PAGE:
Will cable operators jump at the chance to underbid their competition for their best customers? That's what a little business in Durham, N.C., is hoping.
The new company, Zingbill, will partner with existing banking sites to allow third parties, including cable operators and utilities, to anonymously view consumer bills and see if they would like to bid for their business.
The concept sounds a bit like priceline.com Inc., the online-sales business that was recently the target of an investment by Paul Allen and Liberty Media Group. But Zingbill founder John Teer said his service differs: It's not a destination site.
"We don't want to be a dot-com," he said. "We're an integrated part of the online bill-paying experience. People will think they're at a bank's bill-paying system."
Zingbill has completed its first round of financing, attracting $1 million from private investors in its home state. It is close to opening its second round. The company's 12-member board includes current and former banking executives.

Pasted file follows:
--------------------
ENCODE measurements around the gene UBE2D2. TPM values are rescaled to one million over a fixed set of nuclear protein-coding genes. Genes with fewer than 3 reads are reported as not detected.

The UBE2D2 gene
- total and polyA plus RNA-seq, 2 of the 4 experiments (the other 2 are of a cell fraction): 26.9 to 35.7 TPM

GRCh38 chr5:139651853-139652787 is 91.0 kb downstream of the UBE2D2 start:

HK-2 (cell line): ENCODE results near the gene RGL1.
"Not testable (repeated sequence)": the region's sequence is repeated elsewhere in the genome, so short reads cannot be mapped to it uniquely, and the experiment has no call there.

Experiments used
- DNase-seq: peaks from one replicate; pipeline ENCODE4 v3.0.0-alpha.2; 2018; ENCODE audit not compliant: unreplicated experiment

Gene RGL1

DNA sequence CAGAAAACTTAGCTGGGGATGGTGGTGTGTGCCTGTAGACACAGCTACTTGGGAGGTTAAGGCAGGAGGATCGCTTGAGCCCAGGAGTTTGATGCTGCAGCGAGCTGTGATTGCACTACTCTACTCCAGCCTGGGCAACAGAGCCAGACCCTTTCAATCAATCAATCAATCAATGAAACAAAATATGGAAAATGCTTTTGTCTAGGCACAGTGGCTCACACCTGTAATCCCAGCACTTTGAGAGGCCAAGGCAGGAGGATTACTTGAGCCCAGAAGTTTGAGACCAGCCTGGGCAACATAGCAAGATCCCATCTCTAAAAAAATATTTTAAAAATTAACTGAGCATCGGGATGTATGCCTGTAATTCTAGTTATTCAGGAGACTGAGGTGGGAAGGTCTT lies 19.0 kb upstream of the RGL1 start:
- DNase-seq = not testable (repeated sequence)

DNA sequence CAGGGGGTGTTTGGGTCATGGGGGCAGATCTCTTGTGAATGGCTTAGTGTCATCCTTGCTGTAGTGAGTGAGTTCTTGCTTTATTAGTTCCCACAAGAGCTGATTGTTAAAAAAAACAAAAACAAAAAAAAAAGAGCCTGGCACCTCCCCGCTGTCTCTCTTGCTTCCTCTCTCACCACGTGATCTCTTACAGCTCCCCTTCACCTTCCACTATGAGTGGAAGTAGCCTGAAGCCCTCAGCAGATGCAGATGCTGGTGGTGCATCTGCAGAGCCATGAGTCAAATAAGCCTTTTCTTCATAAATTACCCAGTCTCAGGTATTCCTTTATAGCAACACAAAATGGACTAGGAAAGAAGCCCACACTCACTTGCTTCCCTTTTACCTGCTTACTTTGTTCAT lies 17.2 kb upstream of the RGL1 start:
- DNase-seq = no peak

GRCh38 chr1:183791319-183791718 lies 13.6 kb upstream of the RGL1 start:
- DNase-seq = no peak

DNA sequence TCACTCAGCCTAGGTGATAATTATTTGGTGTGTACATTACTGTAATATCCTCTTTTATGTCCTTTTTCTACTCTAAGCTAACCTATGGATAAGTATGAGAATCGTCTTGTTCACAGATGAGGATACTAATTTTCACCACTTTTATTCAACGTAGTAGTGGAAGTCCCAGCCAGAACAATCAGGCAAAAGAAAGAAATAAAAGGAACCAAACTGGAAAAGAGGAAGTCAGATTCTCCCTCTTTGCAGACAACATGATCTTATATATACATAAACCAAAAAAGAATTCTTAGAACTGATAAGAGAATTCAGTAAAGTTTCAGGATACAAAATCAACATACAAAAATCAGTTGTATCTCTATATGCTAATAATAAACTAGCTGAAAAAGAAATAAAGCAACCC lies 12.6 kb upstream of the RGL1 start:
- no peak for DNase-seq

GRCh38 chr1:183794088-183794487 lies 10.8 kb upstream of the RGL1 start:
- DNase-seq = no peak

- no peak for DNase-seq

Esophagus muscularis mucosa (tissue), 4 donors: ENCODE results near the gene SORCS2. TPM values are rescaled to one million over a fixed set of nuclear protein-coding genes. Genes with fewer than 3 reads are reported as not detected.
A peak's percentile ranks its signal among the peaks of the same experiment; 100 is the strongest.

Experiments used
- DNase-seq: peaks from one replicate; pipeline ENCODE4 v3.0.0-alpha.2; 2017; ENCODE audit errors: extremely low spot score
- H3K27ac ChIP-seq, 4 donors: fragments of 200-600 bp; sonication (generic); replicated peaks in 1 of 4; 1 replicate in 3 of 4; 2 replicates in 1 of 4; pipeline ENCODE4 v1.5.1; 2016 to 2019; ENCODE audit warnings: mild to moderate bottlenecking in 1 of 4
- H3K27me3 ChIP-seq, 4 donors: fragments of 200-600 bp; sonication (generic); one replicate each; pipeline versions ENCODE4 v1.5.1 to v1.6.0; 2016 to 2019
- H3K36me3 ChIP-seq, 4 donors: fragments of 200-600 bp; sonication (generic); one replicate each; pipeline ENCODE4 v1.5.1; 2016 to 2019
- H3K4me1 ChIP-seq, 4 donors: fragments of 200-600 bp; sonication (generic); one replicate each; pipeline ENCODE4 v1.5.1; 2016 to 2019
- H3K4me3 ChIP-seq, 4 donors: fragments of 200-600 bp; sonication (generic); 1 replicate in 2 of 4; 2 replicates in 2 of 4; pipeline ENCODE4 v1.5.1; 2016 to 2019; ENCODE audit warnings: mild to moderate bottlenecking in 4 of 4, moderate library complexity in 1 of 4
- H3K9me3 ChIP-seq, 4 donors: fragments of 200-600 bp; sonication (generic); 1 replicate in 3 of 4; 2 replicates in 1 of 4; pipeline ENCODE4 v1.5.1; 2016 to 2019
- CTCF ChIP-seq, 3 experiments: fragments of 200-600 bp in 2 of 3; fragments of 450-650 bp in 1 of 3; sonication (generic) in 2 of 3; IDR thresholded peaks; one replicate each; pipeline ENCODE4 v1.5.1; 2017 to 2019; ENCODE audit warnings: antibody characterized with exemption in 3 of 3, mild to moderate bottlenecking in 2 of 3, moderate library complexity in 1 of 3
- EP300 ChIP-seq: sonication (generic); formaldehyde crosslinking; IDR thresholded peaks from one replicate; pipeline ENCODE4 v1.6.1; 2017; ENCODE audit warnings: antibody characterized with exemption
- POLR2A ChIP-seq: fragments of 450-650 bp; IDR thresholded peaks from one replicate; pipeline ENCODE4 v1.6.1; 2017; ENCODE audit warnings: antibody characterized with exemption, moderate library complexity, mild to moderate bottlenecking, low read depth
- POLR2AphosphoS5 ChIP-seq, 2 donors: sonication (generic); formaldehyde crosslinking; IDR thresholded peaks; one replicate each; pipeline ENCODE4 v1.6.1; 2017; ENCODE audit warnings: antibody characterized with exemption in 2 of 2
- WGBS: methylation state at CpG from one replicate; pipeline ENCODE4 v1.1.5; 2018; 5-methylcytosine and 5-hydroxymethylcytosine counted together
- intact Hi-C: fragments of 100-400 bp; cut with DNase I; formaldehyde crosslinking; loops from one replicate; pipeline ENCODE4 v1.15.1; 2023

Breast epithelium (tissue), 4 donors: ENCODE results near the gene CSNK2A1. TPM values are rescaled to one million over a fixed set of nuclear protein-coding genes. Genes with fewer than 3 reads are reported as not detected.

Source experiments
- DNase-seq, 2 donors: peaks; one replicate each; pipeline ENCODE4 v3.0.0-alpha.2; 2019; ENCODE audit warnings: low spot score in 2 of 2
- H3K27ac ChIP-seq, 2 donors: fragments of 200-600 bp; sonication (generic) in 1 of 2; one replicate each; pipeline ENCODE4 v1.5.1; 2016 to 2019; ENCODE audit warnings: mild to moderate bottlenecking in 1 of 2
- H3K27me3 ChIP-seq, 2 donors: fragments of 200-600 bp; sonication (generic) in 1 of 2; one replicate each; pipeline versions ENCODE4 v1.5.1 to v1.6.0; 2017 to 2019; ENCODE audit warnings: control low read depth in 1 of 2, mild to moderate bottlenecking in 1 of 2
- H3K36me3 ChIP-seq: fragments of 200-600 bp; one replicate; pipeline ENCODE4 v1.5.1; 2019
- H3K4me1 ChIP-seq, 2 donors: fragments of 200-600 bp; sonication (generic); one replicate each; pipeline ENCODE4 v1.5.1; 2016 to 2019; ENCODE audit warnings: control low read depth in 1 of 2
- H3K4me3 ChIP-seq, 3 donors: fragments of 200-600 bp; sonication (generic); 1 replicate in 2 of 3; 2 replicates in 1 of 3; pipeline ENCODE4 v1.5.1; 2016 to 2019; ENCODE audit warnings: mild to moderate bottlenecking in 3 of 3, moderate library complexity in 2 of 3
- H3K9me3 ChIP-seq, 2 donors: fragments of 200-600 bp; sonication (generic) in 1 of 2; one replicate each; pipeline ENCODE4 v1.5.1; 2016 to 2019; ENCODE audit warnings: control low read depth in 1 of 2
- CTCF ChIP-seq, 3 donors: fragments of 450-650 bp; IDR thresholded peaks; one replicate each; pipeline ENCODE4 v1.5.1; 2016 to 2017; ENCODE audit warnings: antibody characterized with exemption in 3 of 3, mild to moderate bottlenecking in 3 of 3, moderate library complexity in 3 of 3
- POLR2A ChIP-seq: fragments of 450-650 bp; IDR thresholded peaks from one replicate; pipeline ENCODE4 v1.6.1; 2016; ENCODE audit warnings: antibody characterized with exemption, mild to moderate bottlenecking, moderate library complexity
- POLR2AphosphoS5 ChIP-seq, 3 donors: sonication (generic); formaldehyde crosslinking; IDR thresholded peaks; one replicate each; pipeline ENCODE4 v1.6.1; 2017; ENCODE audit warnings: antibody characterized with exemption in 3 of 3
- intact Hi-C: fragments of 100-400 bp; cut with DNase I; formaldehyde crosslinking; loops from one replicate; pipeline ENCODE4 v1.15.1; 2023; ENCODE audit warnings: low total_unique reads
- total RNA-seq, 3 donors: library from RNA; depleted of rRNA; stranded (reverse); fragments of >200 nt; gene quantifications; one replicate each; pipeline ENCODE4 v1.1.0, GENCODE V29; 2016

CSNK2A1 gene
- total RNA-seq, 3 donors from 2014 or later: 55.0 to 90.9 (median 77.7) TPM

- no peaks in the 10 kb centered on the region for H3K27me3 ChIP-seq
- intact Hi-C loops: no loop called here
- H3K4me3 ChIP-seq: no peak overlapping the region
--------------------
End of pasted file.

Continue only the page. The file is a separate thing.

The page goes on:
It already has an alliance with Netzee Inc. of Atlanta. That Internet-banking and bill-paying service has contracts with 500 banks.
Zingbill and competitors such as LowerMyBills.com Inc. have popped up to help companies take advantage of the surge in online bill paying. Teer said statistics indicated that fewer than 10 million people pay their bills online now, but that total is expected to peak at 35 million by 2003.
Utilizing other industries' established sites could cut the cost of customer acquisition to one-tenth of current levels, Teer added.
Here's how it works: A consumer goes to his or her bank site to pay bills. The customer can choose to opt in, allowing bills for services such as Internet, video, telephone or power to be shown with product detail, but without the consumer's identity.
Participating industries can log on and decide whether to make a bid for the consumer, presumably offering a lower rate or better features than those the consumer currently experiences. The incumbent can also log on in an attempt to better the competitor's offer.
When the consumer accesses the site again, he or she can decide whether to take any new offer.
Service companies pay Zingbill a "low monthly access fee," Teer said, which would be waived for the first six months. Also, businesses will pay an acceptance fee for customers they capture.